I don't know where you are located physically & I don't know if The Horse of Delaware Valley has an archive of old issues, but I know they carried quite an article on deaths in eventing after either the 1993 or 94 death which was in this immediate area. That article remained on my bedside table for (literally) years & I read it over & over again. According to the article (which I no longer have) there had been only 10 deaths in recognized eventing worldwide in the 10 years prior (this is based on my memory but I am fairly sure I am correct) & almost all of the deaths had been at tables, which put that type of jump under scrutiny at that time. The young woman who died in either 93 or 94 died competing at training level. I know her obituary was carried by the Wilmington (DE) News Journal as it was a big deal in this area at that time. Again, you might be able to locate the obituary in archives if you were that interested - it was a big article with a picture of her jumping her horse.



  13. #13
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    Default

    Roberta Scocia (sp?) died in 1998, I believe. There was a lovely COTH editorial in Nov (I think) of that year.... It was a farewell to them all, and discussing the dangers involved in riding (comparing the different disciplines to swimming sports).



  14. #14
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    Default

    I would like to see USEA fund a graduate student or postdoc to work on this issue.

    What hypotheses would you like to see tested? We could look at causes of death, types of jumps, experience of the horses/riders, horse physiology and the physics of jumping. I think rather then us anecdoting away about it, someone needs to sit down and figure out the 'epidemiology' of these deaths. That will lead us to new concrete theories and give us directions for how to address and fix this problem.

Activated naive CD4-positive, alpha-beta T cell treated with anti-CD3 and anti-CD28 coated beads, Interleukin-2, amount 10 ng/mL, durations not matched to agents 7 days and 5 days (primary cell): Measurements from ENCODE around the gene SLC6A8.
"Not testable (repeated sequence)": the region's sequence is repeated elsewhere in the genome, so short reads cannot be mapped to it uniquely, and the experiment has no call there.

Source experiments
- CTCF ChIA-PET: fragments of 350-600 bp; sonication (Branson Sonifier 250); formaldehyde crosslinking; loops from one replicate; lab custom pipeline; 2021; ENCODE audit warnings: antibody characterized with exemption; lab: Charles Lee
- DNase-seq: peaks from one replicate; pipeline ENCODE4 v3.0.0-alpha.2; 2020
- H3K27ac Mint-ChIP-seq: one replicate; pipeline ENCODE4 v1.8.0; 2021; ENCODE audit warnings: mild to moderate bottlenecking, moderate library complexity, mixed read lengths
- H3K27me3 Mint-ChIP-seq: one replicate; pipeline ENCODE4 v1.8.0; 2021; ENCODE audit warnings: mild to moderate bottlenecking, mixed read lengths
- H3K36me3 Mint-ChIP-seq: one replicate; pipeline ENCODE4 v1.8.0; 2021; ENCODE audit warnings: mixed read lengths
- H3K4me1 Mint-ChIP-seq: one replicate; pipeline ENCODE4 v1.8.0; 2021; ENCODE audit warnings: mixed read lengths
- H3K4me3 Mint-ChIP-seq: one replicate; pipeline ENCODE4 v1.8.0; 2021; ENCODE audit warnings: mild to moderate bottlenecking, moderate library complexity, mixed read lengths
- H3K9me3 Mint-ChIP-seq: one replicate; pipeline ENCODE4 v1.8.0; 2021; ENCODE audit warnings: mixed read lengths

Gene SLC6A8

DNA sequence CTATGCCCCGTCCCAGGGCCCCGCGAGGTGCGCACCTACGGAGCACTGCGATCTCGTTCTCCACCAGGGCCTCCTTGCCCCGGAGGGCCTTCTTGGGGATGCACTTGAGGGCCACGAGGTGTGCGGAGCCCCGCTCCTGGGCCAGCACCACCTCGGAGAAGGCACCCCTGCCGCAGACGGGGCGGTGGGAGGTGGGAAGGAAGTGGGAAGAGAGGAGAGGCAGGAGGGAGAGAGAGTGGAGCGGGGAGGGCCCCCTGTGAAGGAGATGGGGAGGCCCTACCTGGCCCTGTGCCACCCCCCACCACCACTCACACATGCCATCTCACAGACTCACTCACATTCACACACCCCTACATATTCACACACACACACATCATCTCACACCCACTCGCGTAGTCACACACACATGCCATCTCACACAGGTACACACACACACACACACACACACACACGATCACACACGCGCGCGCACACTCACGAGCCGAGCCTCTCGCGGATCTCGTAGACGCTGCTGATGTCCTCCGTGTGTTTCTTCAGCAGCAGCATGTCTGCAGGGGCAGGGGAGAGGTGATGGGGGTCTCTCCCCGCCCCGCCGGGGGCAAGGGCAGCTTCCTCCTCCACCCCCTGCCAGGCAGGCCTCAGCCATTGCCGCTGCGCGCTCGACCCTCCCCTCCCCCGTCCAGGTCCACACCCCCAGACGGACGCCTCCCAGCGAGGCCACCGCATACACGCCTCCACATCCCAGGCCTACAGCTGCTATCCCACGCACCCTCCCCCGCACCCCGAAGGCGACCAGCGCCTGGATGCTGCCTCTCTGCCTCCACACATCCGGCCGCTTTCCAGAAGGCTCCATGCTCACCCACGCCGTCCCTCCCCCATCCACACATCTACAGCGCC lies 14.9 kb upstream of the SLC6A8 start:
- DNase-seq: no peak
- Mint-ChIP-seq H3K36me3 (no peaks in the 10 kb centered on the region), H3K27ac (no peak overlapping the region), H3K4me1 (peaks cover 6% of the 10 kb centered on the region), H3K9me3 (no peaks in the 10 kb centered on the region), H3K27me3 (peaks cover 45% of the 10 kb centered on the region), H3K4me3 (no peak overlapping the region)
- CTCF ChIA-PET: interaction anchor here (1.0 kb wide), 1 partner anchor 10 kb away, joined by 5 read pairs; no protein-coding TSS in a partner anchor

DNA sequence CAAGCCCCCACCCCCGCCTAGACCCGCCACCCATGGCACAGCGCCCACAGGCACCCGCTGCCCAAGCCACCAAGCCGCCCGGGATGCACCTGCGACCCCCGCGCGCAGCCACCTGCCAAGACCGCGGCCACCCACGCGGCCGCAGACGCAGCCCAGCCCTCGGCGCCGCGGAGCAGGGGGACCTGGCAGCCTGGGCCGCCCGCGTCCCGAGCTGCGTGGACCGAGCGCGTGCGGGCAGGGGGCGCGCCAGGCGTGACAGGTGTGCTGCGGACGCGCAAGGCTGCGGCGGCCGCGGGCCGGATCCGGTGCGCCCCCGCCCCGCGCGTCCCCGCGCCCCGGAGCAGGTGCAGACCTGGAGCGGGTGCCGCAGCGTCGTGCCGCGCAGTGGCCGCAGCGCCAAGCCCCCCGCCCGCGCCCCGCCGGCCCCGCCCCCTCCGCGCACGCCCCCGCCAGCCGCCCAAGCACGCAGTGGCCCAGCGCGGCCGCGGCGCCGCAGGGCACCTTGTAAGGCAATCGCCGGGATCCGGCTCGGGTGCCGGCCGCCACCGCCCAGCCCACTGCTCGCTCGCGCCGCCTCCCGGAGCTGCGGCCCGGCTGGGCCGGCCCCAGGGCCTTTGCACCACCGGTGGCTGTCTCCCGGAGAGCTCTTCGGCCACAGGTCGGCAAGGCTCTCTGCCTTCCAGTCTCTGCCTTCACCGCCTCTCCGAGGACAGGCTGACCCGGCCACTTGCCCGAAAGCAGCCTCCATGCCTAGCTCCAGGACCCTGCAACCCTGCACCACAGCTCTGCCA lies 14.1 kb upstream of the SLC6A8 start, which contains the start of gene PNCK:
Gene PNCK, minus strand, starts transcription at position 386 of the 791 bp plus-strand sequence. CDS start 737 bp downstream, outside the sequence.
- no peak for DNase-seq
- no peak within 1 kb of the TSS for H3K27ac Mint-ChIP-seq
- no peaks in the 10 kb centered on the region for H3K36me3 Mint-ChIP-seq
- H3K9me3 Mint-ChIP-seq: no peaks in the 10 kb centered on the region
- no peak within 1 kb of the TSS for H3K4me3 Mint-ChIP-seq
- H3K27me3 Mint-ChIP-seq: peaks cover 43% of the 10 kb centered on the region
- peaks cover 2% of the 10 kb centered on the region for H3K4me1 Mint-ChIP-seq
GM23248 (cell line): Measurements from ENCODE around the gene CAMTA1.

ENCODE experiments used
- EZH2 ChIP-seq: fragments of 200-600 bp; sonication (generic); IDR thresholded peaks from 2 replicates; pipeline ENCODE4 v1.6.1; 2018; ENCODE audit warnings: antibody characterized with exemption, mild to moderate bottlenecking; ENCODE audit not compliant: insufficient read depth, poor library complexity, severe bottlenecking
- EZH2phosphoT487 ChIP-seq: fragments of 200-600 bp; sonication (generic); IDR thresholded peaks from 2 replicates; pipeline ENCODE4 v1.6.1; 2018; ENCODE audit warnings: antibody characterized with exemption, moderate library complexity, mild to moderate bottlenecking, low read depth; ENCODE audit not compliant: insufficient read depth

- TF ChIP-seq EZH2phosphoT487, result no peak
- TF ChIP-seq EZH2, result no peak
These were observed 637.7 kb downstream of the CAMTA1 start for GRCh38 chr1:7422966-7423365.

15. #15
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    Default

    Don't just limit yourself to human deaths--catastrophic/critical injury is equally important.
    "I'm a lumberjack, and I'm okay."
    Thread killer Extraordinaire



  16. #16
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    Default

    In 1998, I rode at Trojan Horse (AZ) Adv, just 5 horses behind a gal named Bonnie? that died when her horse misjudged the bounce.

    I will never forget my routine to stay focused during that warm-up.
    The more we look for that perfect spot, the harder it is to find.



  17. #17
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    Default

    Regarding the horse statistics:
    In any statistical analysis, numbers can be skewed to form just about any point of view. It's important to understand that eventing requires many more jumps of a horse in the course of competing. If you ride a Grand Prix jumper, your course of jumps is what, 15 to 20 efforts? And if you drop a rail you do not come back, your day is done. The very fact that event horses have nearly twice as many jumping efforts on cross country day alone skews the percentages. Event horses are jumping nearly four times as many fences in a competition weekend at the upper levels than comparative non-eventing competition horses, probably on average.